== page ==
Lot 27
  • 27

Kenneth Armitage, R.A.

80,000 - 120,000 GBP
bidding is closed


  • Kenneth Armitage, R.A.
  • Seated Group Listening to Music
  • bronze
  • height: 53cm.; 20¼in.
  • length: 111.5cm.; 43¾in.
  • Conceived and cast in 1952, the present work is number 1 from the edition of 3.


Gimpel Fils, London
Jonathan Clark Fine Art, London, where acquired by the present owner


Paris, Salon de Mai,1953 (probably this cast, details untraced);
Varese, 2nd International Sculpture Exhibition of Open-Air Sculpture, 1953 (probably this cast, details untraced);
New York, The Museum of Modern Art, The New Decade - 22 European Painters and Sculptors, 10th May - 7th August 1955, un-numbered exhibition, illustrated (another cast), with tour to The Minneapolis Institute of Arts, Los Angeles County Museum, and San Francisco Museum of Art;
London, Whitechapel Art Gallery, Kenneth Armitage, July - August 1958, cat. no.7, illustrated (another cast);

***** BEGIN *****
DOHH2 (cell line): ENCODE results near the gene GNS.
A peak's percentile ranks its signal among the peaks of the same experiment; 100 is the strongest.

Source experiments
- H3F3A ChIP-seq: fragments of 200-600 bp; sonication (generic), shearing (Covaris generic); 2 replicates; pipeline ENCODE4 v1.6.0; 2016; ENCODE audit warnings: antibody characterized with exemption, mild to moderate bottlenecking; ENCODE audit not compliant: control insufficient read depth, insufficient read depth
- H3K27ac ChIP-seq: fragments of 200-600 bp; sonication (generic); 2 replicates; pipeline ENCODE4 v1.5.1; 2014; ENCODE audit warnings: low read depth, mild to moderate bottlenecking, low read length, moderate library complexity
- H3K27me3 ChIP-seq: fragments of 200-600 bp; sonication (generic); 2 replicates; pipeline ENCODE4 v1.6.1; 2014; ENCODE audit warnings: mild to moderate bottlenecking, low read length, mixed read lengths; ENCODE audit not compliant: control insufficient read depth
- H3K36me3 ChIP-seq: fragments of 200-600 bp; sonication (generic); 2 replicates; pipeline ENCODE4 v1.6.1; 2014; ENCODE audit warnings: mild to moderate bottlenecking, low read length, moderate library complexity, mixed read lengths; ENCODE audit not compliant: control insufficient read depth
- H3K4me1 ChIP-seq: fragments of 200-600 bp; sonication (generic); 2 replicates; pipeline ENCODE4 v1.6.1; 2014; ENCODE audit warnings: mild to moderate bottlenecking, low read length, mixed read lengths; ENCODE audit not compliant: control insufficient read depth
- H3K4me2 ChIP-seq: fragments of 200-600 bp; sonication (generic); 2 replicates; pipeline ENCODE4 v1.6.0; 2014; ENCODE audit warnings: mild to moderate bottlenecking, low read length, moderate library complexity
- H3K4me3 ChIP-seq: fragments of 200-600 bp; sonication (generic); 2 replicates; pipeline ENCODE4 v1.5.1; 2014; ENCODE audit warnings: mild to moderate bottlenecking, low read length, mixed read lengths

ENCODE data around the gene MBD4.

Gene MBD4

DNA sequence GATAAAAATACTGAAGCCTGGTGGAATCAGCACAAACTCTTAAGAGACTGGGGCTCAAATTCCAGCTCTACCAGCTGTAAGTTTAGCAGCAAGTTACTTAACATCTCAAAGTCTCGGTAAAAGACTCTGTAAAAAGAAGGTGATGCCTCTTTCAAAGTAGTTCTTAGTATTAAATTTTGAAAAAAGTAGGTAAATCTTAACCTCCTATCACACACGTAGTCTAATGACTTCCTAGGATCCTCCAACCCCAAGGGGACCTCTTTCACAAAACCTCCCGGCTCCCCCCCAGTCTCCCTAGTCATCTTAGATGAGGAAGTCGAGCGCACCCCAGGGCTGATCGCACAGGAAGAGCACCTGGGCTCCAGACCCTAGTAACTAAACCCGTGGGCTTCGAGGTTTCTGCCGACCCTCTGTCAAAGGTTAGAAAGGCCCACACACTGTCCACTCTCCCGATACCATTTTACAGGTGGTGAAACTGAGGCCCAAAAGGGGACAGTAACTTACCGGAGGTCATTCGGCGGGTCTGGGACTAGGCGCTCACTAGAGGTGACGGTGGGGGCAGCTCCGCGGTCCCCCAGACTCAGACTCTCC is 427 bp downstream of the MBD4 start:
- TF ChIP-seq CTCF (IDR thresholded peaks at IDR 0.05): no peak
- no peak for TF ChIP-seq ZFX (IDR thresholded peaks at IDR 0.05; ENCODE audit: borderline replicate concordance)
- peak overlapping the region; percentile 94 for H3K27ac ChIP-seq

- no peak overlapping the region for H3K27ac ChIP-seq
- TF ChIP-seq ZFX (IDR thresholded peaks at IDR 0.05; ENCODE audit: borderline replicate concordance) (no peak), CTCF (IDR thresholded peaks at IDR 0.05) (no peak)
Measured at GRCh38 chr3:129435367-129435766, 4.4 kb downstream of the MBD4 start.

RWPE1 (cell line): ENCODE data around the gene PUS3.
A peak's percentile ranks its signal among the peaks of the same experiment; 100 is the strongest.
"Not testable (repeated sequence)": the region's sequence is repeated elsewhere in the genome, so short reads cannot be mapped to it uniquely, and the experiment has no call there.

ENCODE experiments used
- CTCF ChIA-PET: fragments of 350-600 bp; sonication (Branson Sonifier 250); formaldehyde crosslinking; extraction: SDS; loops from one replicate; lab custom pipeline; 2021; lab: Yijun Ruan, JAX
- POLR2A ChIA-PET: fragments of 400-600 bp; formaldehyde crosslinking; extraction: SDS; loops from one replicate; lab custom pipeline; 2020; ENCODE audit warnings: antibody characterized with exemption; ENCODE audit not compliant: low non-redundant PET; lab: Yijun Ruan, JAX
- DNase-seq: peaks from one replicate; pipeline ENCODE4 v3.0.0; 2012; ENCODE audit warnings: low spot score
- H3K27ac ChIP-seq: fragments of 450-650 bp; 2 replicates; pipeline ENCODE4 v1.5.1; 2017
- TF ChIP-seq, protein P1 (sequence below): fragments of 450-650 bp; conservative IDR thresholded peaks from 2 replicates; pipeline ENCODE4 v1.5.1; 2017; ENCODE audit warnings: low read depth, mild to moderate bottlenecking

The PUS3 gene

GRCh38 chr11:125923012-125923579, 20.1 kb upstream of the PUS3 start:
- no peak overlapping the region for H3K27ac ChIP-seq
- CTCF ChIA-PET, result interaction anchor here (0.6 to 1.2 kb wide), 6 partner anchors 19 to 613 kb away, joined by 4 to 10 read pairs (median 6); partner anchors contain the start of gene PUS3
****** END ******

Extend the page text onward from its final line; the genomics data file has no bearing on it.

British Pavilion, XXIX Venice Biennale, Kenneth Armitage, S.W. Hayter, William Scott, 1958, cat. no.61 (another cast).


Tamsyn Woollcombe, Kenneth Armitage, Life and Work, The Henry Moore Foundation in association with Lund Humphries, London, 1997, cat. no.23, illustrated p.32 (another cast).


Structurally sound.There is a possible spot of restoration to the 4th leg in from the left hand edge, which may have been carried out by the Artist. There is further minor surface dirt and casting residue with ware to the patina on the far right hand side, possible corresponding with an old adhesive label in this area. This excepting the work appears in very good overall condition.Please contact the department on +44 (0) 207 293 6424 if you have any questions regarding the present lot.
"In response to your inquiry, we are pleased to provide you with a general report of the condition of the property described above. Since we are not professional conservators or restorers, we urge you to consult with a restorer or conservator of your choice who will be better able to provide a detailed, professional report. Prospective buyers should inspect each lot to satisfy themselves as to condition and must understand that any statement made by Sotheby's is merely a subjective, qualified opinion. Prospective buyers should also refer to any Important Notices regarding this sale, which are printed in the Sale Catalogue.

Catalogue Note

We are grateful to Tamsyn Wollcombe for her kind assistance with the cataloguing for the present work.